Thursday, July 27, 2017

7/23/2017 - NODA Dressage Encore Recognized Show

Last we left off, Penn and I had made it through doing dressage in a swimming pool and were looking forward to a second crack at Third Level the next day...

I don't normally pay for night check. I think you should make an effort to be there for your horse bright and early so he's not being ignored as other people do morning chores, etc. I did night check for the second night of the show- Husband barely got any sleep Friday night and hates when I drag him to the shows early to just wait around (even though he gets that I'm there for the pony). All of the horses around us had night check, and they were all getting their breakfast at 7am... Penn was a bit lethargic by the end of Saturday too, so I'd rather someone checked on him all night.

It was wonderful not having to be there at 7:30 or 8 to feed and water the horse. Sigh. Husband appreciated it too, (and we like Husband so I try to keep him happy at horse shows). When we arrived, I grabbed Penn from his stall to walk him up to the food truck where Husband was ordering breakfast. I watched some of the FEI tests while Penn grazed for over an hour.

One of the nice things about this weekend was being able to mend fences between me and someone who used to be a good friend (we will call her E). She had a falling out within our horsey circle, left the barn, and moved to a new group of people. She rides and boards with Dressage Trainer now, so we run into each other at some shows and simply say "Hi, how are you" etc. Dressage Trainer had major vehicle issues trying to get to this show (first with another horse, then just with her car), so E ended up doing Friday's schooling and Saturday's show on her own (in kind of a panic). I ran into them Saturday and asked how things were going, and everyone looked a little frazzled and E said she was nervous since she didn't have a reader or Dressage Trainer. I immediately said, I can read for you. We had a lovely chat after, and I agreed to read for her again Sunday morning. I spent Sunday morning reviving old friendships, and it was wonderful! Dressage Trainer made it up Sunday morning to coach E and another rider, and E had a great ride, won her class, and finished qualifying for First Level AA Championships (so we'll be competing against each other come September!).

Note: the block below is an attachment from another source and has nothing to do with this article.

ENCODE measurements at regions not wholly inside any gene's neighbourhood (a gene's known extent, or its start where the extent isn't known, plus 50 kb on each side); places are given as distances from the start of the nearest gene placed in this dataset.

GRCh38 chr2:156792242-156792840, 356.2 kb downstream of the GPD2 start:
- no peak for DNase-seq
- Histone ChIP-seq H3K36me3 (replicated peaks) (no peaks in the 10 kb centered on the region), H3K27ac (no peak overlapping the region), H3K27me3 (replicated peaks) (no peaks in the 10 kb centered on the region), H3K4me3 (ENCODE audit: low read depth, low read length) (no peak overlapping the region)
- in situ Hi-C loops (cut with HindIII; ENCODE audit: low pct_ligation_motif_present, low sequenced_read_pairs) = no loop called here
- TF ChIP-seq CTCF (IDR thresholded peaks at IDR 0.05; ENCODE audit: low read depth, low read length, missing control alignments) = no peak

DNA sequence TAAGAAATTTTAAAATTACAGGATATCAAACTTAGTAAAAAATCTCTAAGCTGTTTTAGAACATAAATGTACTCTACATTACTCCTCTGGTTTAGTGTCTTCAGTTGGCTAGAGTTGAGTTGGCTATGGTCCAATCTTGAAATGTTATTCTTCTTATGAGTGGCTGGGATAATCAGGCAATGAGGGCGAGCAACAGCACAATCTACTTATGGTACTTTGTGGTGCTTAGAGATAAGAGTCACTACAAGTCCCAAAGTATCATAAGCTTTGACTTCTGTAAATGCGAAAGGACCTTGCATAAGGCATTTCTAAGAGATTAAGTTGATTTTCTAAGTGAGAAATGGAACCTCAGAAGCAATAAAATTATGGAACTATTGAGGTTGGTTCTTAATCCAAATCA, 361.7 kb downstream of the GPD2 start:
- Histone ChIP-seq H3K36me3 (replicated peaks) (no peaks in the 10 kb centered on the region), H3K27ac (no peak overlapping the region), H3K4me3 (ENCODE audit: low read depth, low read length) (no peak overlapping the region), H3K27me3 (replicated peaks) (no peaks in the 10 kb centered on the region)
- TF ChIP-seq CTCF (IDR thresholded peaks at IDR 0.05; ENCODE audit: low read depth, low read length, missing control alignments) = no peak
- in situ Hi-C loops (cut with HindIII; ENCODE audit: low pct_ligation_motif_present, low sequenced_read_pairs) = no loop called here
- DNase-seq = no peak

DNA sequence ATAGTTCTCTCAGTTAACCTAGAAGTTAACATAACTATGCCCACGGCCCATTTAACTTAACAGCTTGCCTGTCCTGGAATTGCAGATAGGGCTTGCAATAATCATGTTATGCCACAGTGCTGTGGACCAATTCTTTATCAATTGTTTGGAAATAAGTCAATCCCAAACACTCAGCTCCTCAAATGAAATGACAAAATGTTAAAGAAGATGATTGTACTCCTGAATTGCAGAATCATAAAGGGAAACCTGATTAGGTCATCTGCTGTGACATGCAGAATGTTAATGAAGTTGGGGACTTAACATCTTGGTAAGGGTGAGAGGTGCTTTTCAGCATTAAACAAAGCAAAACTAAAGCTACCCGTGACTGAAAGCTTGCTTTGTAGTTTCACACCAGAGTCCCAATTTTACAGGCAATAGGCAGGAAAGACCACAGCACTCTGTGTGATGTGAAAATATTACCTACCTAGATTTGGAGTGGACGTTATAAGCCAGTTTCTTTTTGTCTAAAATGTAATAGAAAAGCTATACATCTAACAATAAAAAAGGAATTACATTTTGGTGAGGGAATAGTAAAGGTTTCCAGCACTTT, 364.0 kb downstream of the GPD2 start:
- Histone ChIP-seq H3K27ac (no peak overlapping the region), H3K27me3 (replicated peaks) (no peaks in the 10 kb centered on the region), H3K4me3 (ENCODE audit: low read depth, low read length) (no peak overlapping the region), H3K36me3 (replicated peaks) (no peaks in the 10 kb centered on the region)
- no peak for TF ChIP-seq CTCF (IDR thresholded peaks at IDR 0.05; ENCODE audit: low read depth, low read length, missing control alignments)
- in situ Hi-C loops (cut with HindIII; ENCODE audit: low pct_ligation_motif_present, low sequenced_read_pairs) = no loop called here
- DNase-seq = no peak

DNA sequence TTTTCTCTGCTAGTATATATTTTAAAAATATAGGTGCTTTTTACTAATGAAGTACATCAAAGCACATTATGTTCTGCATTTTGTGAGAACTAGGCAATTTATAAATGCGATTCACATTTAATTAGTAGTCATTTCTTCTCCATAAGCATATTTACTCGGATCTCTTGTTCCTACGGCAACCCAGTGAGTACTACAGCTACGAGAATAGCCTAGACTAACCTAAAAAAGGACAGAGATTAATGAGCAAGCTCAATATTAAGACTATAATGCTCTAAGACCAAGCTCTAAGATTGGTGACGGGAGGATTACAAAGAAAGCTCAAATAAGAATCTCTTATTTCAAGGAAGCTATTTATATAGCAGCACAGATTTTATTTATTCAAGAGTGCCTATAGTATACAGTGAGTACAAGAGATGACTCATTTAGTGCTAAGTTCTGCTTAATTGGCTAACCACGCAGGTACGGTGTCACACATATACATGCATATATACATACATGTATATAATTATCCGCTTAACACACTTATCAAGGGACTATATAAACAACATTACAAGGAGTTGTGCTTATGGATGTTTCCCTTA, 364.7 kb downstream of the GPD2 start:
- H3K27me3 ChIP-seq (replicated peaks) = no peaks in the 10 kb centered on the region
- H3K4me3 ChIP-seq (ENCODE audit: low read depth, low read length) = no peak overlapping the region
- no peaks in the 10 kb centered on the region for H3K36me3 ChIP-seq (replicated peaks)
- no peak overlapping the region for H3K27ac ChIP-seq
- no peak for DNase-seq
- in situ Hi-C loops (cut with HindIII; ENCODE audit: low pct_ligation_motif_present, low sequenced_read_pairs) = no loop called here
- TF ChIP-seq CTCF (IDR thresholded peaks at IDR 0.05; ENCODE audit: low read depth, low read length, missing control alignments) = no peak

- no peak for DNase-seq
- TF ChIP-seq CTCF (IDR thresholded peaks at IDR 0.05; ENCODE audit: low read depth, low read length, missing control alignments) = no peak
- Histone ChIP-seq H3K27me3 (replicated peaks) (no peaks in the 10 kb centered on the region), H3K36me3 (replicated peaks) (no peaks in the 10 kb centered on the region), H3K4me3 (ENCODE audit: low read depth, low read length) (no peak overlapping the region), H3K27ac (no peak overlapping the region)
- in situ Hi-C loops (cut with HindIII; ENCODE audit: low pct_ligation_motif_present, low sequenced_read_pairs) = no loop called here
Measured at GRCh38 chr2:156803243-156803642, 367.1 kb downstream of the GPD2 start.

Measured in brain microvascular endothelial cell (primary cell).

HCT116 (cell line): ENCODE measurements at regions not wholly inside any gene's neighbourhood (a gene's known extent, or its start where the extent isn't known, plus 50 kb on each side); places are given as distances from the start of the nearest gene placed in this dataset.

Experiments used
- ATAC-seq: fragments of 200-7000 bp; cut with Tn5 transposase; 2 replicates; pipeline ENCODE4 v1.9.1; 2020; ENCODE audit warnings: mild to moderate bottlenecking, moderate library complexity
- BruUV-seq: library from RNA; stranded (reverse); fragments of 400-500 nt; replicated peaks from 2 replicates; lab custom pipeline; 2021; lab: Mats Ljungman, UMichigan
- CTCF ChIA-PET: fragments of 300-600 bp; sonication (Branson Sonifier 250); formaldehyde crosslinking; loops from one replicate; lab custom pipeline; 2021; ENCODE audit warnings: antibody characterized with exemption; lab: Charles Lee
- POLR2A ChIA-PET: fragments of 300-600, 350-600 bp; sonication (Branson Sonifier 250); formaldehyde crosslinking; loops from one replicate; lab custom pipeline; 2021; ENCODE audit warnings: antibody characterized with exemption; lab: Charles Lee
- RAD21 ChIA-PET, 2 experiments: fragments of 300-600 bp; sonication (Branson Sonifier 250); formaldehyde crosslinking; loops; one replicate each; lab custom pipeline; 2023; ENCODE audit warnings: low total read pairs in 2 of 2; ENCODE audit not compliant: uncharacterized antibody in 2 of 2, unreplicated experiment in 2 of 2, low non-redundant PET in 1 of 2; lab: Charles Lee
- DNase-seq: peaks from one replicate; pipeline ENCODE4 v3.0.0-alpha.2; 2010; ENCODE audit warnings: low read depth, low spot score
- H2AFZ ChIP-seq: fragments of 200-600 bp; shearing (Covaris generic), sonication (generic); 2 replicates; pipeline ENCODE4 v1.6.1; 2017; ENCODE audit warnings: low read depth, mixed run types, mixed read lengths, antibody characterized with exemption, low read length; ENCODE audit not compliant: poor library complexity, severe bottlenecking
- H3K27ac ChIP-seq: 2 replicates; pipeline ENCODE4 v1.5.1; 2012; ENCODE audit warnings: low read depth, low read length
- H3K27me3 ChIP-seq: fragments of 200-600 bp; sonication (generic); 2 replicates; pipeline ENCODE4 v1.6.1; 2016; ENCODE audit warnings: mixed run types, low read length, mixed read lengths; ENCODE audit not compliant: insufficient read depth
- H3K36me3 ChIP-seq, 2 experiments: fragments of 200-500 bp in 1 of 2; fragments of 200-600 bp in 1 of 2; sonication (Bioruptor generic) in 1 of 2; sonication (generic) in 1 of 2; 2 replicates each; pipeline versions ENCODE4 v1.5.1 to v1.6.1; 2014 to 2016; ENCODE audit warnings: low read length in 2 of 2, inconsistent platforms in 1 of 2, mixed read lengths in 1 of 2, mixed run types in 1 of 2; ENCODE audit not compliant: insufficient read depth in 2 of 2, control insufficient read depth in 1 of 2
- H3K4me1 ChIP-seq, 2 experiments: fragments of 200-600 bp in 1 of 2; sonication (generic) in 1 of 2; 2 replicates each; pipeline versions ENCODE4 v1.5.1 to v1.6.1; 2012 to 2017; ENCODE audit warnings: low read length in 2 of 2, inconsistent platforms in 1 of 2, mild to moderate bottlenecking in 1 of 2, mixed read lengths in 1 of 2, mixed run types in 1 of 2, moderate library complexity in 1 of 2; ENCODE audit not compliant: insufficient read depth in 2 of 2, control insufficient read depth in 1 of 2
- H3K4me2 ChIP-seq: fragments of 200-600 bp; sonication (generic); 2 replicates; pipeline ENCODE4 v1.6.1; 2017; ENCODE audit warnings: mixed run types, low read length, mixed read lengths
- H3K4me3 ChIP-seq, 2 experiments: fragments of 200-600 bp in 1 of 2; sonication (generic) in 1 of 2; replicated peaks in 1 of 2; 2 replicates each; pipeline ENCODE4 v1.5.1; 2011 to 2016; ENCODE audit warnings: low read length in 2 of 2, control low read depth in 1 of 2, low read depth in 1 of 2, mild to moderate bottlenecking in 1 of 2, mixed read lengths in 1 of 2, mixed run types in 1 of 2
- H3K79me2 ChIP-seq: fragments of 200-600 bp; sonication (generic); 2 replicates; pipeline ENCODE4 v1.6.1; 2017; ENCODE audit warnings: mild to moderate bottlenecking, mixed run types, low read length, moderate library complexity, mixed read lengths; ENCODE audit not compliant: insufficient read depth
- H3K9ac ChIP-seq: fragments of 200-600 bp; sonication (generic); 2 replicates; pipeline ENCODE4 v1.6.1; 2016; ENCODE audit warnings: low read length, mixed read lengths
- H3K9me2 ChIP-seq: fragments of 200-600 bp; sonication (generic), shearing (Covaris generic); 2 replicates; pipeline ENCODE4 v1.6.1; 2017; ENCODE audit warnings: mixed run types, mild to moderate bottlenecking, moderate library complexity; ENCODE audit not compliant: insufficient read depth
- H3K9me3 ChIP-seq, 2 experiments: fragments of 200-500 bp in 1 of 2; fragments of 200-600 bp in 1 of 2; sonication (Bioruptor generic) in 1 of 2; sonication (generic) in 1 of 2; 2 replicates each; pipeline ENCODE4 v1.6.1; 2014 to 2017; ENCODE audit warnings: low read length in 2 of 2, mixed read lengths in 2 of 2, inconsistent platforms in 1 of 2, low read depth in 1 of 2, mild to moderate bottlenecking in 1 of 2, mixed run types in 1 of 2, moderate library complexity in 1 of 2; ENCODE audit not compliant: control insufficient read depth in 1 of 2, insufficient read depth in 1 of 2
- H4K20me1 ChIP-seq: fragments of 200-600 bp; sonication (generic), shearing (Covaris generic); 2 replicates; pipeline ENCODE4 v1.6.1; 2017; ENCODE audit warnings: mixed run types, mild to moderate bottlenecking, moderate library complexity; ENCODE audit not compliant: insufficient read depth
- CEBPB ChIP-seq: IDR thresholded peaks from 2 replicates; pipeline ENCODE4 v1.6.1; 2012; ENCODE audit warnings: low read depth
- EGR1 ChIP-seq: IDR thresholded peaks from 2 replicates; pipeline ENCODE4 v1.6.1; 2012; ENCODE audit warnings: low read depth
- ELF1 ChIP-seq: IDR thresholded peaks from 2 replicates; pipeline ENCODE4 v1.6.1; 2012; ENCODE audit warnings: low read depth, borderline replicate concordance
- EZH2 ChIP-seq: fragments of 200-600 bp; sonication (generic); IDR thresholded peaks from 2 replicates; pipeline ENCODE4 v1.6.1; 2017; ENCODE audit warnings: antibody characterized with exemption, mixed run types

After helping out E, I went back to Penn and brushed him, and cleaned a little tack before it eventually was time to get dressed and warm up (boo 1:27pm ride times!). I had a plan for the turn on the haunches and I set aside most of my warm up in the indoor to work on those- attempting to keep the hind legs super active got him really jazzed up and he felt really super in the trot and canter after. I don't think I actually helped the turn on the haunches, but the work DID help the rest of the work! I took him to the outside warm up (which was small and had 3 rings worth of horses warming up in it), with 10 minutes to go and touched on a couple things out there.